Mintage – A Definition of Mintage

There's A Lot More to "Mintage" Than Just a Number

Blank coins that have been produced at the Royal Mint are sorted before being sent to be stamped in the coin press.
Coin Production At The Royal Mint. Photo by Matt Cardy/Getty Images


Mintage is the total quantity of a particular coin that the mint produced. However, early record-keeping at the United States Mint was not exact. Very early in the history of the mint, the number recorded was actually the number of coins turned over to the Treasury Department and not the number of coins actually produced.

Additionally, before the hubbing process was used to produce dies, coin dies from previous years were used to make coins until they broke or wore out. This could have resulted in coins being counted as being minted in 1815, but actually carrying the date of 1814.

Finally, Proof coins that were made for coin collectors were made on an as-needed basis. Today proof coin production is tracked precisely, but early in the history of the US Mint Proof coins were not tracked separately nor were they added to the final production counts recorded at the mint.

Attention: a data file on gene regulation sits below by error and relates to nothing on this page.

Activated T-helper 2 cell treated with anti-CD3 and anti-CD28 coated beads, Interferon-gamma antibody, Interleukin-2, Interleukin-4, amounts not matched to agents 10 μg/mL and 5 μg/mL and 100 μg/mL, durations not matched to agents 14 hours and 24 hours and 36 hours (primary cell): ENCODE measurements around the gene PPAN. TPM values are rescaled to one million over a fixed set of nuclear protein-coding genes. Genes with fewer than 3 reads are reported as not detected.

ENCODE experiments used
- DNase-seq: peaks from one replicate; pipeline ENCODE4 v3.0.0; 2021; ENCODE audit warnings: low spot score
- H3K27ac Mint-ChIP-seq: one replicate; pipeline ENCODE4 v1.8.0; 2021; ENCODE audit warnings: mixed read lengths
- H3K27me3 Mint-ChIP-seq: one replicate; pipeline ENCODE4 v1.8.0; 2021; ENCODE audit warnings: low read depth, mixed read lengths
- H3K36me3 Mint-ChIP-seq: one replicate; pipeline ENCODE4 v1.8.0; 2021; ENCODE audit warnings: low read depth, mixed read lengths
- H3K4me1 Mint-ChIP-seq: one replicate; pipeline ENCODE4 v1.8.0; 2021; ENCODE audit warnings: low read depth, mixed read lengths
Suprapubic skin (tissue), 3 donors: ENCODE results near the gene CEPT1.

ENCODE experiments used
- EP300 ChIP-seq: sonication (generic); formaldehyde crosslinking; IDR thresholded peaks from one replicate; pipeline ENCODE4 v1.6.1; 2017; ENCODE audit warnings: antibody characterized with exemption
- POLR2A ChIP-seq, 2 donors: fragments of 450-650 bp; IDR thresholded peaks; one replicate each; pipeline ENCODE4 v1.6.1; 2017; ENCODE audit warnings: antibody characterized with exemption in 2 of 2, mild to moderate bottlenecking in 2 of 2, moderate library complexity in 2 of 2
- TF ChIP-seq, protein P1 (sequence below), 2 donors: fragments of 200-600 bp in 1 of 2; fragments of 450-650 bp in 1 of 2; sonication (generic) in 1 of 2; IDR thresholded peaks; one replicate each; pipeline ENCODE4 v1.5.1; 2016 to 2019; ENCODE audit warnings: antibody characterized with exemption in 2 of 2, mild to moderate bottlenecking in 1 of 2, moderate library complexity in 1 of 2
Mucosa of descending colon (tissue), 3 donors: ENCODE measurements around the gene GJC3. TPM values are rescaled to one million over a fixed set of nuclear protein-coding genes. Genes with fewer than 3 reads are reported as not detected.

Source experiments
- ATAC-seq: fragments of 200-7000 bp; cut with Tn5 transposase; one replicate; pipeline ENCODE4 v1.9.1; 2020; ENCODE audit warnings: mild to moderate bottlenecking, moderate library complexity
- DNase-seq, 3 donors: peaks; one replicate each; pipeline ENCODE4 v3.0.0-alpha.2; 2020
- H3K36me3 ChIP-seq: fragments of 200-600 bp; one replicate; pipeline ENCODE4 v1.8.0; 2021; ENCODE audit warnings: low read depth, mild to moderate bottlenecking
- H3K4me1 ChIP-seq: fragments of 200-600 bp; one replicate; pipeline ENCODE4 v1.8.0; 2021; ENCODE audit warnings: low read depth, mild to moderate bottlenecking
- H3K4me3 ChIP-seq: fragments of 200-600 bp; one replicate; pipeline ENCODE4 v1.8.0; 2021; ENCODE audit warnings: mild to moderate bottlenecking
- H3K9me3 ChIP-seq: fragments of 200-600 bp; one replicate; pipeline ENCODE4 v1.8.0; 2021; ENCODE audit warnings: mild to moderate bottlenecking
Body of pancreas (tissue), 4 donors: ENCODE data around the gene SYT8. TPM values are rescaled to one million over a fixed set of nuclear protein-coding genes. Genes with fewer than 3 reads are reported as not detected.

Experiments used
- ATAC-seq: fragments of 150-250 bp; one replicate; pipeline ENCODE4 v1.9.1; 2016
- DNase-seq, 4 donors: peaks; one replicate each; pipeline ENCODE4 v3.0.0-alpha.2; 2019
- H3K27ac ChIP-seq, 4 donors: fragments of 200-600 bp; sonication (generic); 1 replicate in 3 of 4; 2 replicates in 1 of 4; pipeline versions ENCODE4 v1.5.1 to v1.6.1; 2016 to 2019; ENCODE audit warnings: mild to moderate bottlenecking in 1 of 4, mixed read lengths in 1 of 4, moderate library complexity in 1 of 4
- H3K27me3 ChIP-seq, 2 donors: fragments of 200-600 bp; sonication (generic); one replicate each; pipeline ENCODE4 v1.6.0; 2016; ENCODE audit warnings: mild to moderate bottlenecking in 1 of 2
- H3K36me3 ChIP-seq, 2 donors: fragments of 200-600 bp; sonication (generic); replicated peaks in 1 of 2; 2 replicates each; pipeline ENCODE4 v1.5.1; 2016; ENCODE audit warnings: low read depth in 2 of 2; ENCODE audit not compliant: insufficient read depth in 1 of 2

Mintage Effect on Value

Although mintage is a prime determinant of a coin's value, there are other factors that determine a coin's value. As stated above, the accuracy of early mintage records are suspect. However, this is a good basis for determining the relative rarity of a coin.

If the mintage of a particular coin is low, it will definitely be scarce in all grades. If the mintage is high, a number of factors come into play. If a coin was heavily hoarded when it was first released, the value in uncirculated grades might be lower than expected. Conversely, if new coins were not heavily saved, the value may be higher than coins with a similar mintage.

Survival Rate

Given that total mintage for a particular type and date of coin is the beginning number of coins that can possibly survive, we know that not all coins produced will exist forever. As coins circulate they wear out and are lost. This reduces the total number of coins that are available for coin collectors.

Also, there have been periods in the history of the United States where the Treasury Department has melted millions of coins that have been in storage and never released into circulation. The mint may have kept records of the total number of coins melted, but it did not keep track of the date and mint marks of the coins. Therefore, we can only speculate on the survival rate for a given coin type, date, and ​mint mark.


Before the advent of international banks, goods were traded between countries using gold and silver coins as payment. Once these coins left the country many were melted for their bullion value. However, some did survive as foreigners used United States gold and silver coins as a method to accumulate wealth. With the advent of the Internet and international marketing, many rare coins are being purchased overseas and are returning to their country of origin.

Also Known As

Quantity, production quantity

Example Usage

The mintage of the 1909 – S V.D.B. Lincoln cent is very low and hence it is very valuable.